What to Eat in France: Pain du Moulin, or “bread from the mill”
My adopted hometown of Chartres is in the Beauce region, the breadbasket of France. Large, flat wheat fields surround the single hill of Chartres, topped with the most beautiful Gothic Cathedral in the world. You can see the cathedral for miles when driving across the fields, and a quite magical view it is, its spires dominating the flat farmlands. No wonder people have been making pilgrimages here for at least 5,000 years.
Chartrains, as we call the people from here, come from the land. Everyone in the region has a farm or has family who owns one, and because of the abundance of grains of every kind — wheat, barley, corn, rye and many more — grains are an integral part of the local diet.
This traditional recipe is referred to as “bread from the mill,” but no one knows the exact origin of that name. In the past, the Beaucerons (the inhabitants of the Beauce region), of Celtic and Druidic origins, ate this on the Jour des Morts, the day of the dead, which fell on November 2 after All Saint’s Day, when the living were said to communicate with the dead, when tombs and graves were said to open so that the world of the visible and invisible could intermingle for a short period.
Early in the morning of November 2, local bakers made pain aux morts, or “bread to the dead” (this could even be translated in a more ghoulish manner, “bread (made from) the dead”), out of flour and milk, for a traditional 10 a.m. breakfast before going to the cemetery.
In the nineteenth century, the church decided that All Saints Day sufficed and such pagan customs were more or less done away with. Beaucerons continue to eat this bread during the All Saints celebrations, however, calling it “bread from the mill” instead of “bread to the dead.”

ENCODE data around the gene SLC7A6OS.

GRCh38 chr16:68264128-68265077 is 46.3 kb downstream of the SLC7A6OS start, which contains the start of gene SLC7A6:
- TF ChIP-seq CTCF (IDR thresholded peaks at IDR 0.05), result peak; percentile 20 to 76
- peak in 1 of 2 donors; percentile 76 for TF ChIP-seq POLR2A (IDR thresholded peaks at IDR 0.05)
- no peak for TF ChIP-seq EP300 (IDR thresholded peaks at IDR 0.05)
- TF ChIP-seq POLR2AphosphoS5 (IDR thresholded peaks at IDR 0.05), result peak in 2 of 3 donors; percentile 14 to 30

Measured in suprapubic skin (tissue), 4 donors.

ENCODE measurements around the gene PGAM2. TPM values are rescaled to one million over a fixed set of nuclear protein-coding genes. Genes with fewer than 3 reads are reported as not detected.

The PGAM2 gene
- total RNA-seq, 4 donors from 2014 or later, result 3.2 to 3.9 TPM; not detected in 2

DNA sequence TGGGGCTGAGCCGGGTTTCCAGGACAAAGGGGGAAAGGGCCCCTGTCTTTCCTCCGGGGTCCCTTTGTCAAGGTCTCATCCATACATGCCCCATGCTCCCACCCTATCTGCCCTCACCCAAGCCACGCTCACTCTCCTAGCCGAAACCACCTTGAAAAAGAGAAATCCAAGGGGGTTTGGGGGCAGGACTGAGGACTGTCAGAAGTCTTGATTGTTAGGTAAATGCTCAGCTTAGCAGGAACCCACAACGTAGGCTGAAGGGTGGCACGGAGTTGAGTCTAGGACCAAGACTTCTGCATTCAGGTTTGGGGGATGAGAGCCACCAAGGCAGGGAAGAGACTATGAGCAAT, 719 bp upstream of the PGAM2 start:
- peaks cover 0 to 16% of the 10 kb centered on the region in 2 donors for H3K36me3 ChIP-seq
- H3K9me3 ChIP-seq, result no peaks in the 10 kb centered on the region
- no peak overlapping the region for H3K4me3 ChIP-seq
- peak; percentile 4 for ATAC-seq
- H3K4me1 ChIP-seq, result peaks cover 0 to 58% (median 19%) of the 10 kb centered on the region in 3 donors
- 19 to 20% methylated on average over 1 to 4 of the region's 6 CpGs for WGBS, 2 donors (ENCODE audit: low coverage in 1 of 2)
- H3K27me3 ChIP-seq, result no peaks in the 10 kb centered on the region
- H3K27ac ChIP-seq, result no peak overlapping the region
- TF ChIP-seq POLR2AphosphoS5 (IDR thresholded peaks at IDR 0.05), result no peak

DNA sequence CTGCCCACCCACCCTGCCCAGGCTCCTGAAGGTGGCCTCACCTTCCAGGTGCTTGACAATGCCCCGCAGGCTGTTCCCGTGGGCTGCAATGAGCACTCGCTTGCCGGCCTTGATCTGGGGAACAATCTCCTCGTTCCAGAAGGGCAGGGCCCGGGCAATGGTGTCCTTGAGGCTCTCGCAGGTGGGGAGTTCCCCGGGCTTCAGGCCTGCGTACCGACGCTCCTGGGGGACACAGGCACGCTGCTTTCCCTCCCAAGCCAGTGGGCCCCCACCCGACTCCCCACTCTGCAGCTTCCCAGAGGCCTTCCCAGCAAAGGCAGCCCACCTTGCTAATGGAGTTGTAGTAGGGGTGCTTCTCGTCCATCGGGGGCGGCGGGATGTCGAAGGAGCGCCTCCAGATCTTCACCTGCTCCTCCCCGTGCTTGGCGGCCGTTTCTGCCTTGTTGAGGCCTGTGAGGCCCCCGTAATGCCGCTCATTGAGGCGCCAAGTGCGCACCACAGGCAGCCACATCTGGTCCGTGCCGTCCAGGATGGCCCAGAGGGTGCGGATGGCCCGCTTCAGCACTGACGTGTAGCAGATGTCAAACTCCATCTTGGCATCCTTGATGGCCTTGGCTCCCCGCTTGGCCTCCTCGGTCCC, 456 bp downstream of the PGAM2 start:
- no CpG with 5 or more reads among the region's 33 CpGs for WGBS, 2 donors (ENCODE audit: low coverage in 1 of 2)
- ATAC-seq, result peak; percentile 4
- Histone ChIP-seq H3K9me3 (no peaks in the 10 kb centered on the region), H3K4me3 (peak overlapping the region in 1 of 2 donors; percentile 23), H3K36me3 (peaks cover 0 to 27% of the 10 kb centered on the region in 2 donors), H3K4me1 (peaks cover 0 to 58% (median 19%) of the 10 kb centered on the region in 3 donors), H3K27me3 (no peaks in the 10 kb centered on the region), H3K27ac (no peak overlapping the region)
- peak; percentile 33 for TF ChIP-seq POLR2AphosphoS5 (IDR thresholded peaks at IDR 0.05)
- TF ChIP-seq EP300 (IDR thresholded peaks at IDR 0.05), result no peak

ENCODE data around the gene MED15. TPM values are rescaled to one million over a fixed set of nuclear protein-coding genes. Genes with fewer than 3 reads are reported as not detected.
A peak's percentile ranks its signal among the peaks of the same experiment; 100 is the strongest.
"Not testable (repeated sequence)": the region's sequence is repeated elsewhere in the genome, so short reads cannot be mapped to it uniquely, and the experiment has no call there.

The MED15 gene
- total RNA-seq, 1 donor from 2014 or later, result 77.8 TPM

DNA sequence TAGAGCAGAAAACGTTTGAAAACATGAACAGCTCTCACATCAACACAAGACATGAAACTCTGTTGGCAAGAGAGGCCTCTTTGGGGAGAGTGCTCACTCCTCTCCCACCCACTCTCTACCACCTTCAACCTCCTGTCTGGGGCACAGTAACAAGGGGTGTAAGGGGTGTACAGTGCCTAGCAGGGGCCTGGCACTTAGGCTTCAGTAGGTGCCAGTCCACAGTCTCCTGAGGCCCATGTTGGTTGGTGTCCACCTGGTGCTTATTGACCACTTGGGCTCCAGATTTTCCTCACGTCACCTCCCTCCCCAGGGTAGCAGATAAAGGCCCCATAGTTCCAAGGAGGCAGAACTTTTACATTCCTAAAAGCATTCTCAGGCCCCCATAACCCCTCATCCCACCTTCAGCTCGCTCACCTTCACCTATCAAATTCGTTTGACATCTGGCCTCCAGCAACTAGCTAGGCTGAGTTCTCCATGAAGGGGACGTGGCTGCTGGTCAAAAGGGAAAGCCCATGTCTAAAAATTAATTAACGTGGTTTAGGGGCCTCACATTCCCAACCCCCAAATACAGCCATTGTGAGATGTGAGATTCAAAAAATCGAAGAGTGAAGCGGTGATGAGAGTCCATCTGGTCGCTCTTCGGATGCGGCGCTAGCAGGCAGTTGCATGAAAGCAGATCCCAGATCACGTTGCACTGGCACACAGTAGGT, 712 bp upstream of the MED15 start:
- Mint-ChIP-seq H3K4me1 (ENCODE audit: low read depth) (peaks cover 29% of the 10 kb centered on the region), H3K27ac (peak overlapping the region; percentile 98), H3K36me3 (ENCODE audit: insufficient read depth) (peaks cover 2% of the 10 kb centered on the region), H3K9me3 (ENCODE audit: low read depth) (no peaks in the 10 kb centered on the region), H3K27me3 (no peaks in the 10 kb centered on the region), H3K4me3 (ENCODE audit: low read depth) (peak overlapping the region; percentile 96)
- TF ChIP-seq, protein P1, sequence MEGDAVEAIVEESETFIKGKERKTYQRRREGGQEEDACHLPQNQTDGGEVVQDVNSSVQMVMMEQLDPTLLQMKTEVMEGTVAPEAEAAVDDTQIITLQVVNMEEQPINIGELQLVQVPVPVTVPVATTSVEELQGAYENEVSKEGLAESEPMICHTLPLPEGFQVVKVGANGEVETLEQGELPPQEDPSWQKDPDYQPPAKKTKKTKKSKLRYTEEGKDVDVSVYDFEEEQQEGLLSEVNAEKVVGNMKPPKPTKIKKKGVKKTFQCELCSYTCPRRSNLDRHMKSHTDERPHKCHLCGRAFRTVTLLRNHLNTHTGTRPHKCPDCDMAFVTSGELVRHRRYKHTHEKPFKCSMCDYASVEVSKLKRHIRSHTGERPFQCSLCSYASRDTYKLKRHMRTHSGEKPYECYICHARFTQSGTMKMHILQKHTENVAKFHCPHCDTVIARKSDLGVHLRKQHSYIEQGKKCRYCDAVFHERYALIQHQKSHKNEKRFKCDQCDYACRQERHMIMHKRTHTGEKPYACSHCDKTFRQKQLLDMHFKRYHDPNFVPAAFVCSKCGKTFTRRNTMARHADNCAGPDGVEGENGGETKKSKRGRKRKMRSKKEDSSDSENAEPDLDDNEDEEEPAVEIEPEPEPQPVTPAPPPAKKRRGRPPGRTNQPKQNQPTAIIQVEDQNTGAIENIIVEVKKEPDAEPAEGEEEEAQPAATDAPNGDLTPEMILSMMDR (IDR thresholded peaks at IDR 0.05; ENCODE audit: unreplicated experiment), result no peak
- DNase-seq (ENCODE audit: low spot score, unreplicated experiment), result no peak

I often serve this recipe with apéritif, but it can also make a vegetarian dinner, and can, of course, be eaten year round.
6 pains au lait or 3-4″-long milk breads
6 cups milk
1 1/2 cups Swiss cheese or similar, grated
- Cut the bread in half lengthwise.
- Use a spoon to scrape the crumbs out of the crust, taking care to leave the crust intact, and put the crumbs in a bowl.
- Pour milk over crumbs and mix.
- Add the eggs and the grated cheese and mix well.
- Fill the crusts with the bread crumb mixture.
- Use kitchen string to tie the bread halves together.
- Heat cooking oil in a deep pan or fryer. When the oil starts to bubble, drop in the bread and cheese preparations.
- Cook until golden brown.
- Drain on paper towels and serve immediately while hot.